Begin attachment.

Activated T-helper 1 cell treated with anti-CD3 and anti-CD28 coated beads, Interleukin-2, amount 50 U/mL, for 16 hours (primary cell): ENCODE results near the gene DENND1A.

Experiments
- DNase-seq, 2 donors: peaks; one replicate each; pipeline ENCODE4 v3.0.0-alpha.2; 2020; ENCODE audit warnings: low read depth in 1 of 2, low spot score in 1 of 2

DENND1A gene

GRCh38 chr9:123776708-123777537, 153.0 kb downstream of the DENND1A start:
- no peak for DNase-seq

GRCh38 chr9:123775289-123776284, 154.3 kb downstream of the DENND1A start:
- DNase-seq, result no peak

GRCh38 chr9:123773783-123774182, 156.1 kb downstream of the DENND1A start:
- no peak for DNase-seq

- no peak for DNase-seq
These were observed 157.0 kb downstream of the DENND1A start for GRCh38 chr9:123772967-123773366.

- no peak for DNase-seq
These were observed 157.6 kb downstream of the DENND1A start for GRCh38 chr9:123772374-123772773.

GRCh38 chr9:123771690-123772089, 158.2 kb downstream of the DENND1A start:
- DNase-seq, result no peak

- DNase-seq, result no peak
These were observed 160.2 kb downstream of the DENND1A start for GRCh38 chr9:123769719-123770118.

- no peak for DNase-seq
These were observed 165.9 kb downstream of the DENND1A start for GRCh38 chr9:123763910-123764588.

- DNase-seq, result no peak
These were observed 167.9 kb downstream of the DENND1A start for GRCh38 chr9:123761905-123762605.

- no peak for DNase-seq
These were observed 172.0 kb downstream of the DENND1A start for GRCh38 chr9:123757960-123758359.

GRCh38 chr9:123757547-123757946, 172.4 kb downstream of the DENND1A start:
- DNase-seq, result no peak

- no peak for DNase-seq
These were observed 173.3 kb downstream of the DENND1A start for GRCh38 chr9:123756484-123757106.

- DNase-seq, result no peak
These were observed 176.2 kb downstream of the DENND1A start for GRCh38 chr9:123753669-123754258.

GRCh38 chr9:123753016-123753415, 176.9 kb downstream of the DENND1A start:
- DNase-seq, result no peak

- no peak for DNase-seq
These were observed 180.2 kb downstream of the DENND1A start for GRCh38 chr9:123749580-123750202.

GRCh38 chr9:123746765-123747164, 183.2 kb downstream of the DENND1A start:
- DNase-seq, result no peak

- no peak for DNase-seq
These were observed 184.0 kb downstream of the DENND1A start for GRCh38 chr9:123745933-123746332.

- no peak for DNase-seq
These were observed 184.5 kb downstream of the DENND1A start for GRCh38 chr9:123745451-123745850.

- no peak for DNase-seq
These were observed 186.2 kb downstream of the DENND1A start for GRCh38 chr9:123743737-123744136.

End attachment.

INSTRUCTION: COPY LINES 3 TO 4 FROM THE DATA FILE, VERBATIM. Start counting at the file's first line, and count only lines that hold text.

- DNase-seq, 2 donors: peaks; one replicate each; pipeline ENCODE4 v3.0.0-alpha.2; 2020; ENCODE audit warnings: low read depth in 1 of 2, low spot score in 1 of 2

DENND1A gene